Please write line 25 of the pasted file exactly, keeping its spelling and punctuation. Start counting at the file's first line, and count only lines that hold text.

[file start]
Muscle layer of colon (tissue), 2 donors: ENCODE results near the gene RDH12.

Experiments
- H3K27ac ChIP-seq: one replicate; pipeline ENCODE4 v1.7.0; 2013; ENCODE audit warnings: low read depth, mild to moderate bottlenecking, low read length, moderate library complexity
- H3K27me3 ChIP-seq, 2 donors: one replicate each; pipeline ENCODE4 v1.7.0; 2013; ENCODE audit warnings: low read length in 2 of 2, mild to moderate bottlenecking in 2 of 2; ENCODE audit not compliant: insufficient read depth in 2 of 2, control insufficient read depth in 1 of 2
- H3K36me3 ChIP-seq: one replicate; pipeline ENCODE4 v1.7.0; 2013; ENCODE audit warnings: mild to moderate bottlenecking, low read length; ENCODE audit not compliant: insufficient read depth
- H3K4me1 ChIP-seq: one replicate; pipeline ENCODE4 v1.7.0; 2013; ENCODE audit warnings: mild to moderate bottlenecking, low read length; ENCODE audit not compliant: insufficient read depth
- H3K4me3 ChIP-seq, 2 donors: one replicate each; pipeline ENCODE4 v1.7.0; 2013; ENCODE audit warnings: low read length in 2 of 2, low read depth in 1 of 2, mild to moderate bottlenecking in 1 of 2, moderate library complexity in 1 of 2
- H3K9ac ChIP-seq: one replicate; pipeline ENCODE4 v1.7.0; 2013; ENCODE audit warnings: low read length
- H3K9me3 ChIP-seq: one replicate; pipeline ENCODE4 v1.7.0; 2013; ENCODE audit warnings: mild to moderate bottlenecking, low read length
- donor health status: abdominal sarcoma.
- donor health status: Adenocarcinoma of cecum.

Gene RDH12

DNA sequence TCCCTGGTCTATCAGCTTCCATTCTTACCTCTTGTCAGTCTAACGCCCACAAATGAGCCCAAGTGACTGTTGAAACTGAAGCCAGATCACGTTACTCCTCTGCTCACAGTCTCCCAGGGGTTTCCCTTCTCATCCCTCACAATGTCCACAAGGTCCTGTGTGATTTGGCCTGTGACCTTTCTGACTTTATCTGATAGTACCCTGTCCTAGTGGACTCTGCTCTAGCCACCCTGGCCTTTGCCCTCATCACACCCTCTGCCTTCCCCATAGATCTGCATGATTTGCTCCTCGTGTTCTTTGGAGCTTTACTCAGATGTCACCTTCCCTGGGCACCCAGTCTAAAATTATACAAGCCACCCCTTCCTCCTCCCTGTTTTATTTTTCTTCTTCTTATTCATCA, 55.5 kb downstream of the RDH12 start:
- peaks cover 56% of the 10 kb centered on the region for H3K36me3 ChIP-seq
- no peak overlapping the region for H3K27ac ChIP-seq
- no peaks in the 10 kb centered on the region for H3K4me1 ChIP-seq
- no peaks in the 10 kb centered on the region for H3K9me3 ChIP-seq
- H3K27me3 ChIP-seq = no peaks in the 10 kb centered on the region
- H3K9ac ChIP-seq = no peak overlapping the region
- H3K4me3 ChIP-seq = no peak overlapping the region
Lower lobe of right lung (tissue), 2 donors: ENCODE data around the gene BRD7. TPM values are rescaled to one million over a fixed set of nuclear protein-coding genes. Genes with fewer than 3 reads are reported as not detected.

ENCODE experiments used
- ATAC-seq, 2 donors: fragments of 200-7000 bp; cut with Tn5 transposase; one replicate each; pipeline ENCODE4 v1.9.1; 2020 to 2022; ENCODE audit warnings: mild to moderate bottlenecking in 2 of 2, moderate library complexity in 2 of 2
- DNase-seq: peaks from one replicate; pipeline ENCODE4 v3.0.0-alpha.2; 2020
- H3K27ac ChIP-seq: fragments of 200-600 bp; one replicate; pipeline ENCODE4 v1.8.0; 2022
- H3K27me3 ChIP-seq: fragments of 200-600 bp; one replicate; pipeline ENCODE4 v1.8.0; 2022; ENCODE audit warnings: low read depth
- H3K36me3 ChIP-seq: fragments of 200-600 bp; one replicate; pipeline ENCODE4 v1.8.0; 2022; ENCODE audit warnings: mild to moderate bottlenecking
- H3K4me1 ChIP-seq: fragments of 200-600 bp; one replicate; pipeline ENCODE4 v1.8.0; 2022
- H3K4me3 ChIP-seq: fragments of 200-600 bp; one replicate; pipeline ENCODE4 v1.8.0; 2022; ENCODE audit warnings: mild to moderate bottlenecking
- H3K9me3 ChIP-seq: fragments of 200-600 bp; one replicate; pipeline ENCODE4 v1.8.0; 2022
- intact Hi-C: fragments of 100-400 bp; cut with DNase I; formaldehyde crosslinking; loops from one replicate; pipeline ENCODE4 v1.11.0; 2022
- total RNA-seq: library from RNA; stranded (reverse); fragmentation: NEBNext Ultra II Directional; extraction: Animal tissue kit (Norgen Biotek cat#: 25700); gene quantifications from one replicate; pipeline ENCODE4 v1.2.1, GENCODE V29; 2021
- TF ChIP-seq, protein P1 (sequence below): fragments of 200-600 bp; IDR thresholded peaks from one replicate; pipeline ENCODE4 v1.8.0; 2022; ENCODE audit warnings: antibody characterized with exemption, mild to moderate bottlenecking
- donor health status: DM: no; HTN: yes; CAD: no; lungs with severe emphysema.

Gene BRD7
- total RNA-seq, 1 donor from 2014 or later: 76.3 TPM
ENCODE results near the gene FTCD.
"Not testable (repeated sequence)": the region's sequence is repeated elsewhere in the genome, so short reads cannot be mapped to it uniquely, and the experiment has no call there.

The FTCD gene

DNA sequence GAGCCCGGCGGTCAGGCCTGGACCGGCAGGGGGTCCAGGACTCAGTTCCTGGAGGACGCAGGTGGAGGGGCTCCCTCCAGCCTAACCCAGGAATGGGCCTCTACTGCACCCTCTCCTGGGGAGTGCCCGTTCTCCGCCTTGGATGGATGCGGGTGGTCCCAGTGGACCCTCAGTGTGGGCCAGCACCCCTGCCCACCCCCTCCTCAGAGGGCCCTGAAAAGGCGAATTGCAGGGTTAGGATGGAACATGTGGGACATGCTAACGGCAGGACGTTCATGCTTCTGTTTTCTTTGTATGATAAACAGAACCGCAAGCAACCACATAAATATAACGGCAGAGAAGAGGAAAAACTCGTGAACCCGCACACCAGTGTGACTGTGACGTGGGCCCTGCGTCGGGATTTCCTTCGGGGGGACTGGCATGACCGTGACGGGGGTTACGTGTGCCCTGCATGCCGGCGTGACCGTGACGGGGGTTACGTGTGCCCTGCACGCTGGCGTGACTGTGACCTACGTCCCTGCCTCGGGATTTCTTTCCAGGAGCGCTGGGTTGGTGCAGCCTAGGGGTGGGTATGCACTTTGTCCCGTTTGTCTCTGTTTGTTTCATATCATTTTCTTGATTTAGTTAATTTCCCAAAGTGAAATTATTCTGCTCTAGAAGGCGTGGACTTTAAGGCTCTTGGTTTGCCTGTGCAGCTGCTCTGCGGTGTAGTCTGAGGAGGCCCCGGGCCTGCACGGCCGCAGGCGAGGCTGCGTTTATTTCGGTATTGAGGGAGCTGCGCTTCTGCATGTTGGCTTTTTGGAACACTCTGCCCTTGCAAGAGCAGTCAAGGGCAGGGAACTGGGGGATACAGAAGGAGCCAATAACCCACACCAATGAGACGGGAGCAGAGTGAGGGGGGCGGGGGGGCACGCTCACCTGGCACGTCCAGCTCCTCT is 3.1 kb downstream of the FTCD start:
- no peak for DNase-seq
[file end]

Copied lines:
- H3K27ac ChIP-seq: fragments of 200-600 bp; one replicate; pipeline ENCODE4 v1.8.0; 2022